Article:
Seminar: Improving & Exploiting “Disease-in-a-dish”

Sep 11, 2017
11 a.m.
Crow Hall, Room 206

Adam J. Engler, Bioengineering, University of California, San Diego, Sanford Consortium for Regenerative Medicine will present.

After nearly a decade of recognition that extracellular matrix (ECM) properties can influence cell behavior to similar degree as growth factors, in particular ECM composition, topography, porosity, and elastic modulus (i.e. stiffness), biologists have come to recognize its importance. However matrix is highly dynamic, changing how much of it is secreted and assembled during development and disease. Most synthetic ECM mimics made initially to study this phenomenon were static but there is growing interest in making matrices that have tunable properties with time. Using several material systems in 2D and 3D, I will highlight how we have used matrix dynamics to study disease mechanisms in heart disease and cancer. First, I will employ the differentiated cardiac progeny of induced pluripotent stem cells (iPSCs) to understand how genomic variants that predispose progeny in an engineered niche to higher risk for coronary artery disease and myocardial infarction. While mechanisms in protein-coding loci are obvious, variants in non-coding loci are difficult to determine, and so I will use our materials-based approach to highlight methods that can induce disease-in-a-dish in order to study its mechanisms. In parallel, I will highlight our efforts to model the cancer niche and understand the molecular mechanisms of stiffness-mediated cancer. Significant heterogeneity within this system have lead us to further examine how to use cancer cell physical properties to isolate and understand the biology of the most metastatic cells within a population. Based on these exciting results, I will advocate that any in vitro culture system should employ 3D, dynamic materials that change as the niche does in vivo.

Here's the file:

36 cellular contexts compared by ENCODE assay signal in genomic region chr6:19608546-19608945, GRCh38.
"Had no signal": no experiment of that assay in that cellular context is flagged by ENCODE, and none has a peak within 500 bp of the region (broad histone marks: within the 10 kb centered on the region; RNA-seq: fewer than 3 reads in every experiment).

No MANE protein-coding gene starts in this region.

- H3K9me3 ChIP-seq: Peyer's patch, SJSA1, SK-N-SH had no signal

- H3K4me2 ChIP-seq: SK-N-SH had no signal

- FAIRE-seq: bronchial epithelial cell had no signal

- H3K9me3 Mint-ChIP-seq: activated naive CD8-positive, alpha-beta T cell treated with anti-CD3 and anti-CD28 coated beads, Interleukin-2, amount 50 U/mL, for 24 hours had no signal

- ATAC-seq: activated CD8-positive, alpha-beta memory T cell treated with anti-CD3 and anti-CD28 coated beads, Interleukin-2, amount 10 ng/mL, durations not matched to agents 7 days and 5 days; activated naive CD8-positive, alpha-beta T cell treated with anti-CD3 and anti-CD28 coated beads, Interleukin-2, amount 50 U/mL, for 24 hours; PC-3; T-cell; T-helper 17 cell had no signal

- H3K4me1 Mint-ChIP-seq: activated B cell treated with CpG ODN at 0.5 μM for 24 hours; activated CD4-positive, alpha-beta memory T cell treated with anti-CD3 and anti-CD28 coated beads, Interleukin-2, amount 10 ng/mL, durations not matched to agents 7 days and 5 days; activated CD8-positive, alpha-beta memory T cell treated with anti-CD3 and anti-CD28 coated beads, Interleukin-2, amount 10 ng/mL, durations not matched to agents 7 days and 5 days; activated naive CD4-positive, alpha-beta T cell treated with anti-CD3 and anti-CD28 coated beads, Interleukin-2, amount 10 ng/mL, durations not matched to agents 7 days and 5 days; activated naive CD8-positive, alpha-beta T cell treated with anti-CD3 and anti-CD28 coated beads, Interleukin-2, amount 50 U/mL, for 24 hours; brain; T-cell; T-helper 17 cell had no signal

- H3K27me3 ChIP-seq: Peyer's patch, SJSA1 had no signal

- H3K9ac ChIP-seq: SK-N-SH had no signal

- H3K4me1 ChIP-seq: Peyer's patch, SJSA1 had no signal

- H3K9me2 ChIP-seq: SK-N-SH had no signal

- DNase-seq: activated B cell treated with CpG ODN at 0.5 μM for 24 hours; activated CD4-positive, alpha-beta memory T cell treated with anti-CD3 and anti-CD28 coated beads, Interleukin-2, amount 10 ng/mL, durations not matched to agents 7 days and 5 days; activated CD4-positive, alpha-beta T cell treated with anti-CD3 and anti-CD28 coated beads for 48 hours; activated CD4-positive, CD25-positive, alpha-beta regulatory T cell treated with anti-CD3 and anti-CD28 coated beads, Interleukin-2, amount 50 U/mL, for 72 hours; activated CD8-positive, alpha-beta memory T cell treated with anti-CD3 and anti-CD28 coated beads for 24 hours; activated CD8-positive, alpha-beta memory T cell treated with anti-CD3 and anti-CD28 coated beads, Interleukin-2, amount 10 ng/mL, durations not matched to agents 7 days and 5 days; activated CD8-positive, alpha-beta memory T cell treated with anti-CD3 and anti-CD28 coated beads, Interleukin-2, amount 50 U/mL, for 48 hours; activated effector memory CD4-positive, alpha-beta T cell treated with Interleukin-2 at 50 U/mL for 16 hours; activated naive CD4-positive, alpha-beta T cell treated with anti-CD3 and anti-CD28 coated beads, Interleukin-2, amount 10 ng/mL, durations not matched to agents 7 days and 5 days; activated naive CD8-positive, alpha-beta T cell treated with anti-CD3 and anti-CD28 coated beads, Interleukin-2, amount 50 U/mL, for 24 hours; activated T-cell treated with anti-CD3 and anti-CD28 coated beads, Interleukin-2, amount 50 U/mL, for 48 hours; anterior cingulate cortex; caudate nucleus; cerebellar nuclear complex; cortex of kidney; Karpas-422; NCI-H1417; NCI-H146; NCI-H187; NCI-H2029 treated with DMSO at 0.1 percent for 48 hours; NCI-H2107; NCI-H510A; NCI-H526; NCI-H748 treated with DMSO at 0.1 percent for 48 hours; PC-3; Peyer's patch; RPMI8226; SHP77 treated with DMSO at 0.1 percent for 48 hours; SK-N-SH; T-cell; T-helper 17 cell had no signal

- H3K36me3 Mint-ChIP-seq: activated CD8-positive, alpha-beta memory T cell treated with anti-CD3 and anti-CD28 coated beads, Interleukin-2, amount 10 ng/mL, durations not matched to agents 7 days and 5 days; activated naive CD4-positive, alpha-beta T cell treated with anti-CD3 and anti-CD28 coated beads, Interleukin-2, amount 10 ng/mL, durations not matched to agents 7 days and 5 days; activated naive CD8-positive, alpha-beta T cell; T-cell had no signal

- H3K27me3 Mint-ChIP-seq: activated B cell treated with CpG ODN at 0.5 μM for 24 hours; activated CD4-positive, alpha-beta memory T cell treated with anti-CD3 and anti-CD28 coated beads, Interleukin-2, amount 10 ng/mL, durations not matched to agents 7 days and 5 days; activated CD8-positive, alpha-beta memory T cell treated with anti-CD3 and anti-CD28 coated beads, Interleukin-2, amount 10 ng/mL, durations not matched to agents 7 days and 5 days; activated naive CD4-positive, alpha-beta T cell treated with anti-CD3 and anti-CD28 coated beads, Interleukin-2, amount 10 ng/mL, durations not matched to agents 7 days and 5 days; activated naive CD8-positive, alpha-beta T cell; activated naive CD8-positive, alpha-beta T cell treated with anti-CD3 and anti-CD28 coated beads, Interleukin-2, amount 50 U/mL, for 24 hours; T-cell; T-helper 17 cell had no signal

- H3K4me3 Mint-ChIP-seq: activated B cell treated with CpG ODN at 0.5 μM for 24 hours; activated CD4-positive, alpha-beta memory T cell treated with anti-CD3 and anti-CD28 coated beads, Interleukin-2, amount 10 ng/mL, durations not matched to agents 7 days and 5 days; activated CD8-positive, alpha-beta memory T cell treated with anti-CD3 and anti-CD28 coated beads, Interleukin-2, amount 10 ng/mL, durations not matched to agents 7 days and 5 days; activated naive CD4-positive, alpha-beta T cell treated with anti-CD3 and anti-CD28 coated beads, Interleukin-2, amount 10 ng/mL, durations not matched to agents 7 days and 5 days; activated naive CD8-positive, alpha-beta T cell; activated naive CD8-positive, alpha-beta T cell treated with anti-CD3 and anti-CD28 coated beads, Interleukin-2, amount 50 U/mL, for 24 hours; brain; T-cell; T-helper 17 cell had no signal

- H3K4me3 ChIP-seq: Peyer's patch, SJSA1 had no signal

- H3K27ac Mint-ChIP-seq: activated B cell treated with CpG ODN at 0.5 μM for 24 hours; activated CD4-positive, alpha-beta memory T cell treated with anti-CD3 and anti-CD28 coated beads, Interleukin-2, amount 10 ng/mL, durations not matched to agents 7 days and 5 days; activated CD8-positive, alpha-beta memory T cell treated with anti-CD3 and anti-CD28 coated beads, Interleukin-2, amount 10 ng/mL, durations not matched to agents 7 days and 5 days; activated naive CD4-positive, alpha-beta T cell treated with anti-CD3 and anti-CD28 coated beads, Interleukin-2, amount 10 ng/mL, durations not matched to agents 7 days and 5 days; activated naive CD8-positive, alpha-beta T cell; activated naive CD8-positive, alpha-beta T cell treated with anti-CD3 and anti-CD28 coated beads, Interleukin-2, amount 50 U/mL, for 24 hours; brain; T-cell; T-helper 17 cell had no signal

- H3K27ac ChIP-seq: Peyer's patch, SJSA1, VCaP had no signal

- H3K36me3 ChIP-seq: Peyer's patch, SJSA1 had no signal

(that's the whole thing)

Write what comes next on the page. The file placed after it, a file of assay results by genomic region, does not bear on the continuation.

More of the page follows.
Adam J. Engler is an Associate Professor of Bioengineering at UC San Diego, where he has been on the faculty since 2008. He also is a resident scientist at the Sanford Consortium for Regenerative Medicine. Dr. Engler previously trained with Dr. Dennis Discher at the University of Pennsylvania, where he earned his PhD studying how ECM stiffness regulated stem cell fate. He performed his postdoctoral studies with Dr. Jean Schwarzbauer at Princeton University's Department of Molecular Biology. His current research focuses on how physical and chemical properties of the niche regulates and misregulates cell function during disease and aging, with particular applications to heart disease and cancer. His lab makes natural and synthetic matrices with unique spatiotemporal properties to mimic niche conditions to improve cell behavior and commitment in vitro for their therapeutic use in vivo. His lab also studies these processes in vivo with rapidly aging model systems including Drosophila. Dr. Engler was the 2008 recipient of the Rupert Timpl Award from the ISMB. He was also a recipient of an NIH Innovator Award, 2015 Y.C. Fung Award from ASME, 2008 Rita Schaeffer Award from BMES, and was the inaugural recipient of the Renato Iozzo Award from ASMB in 2014.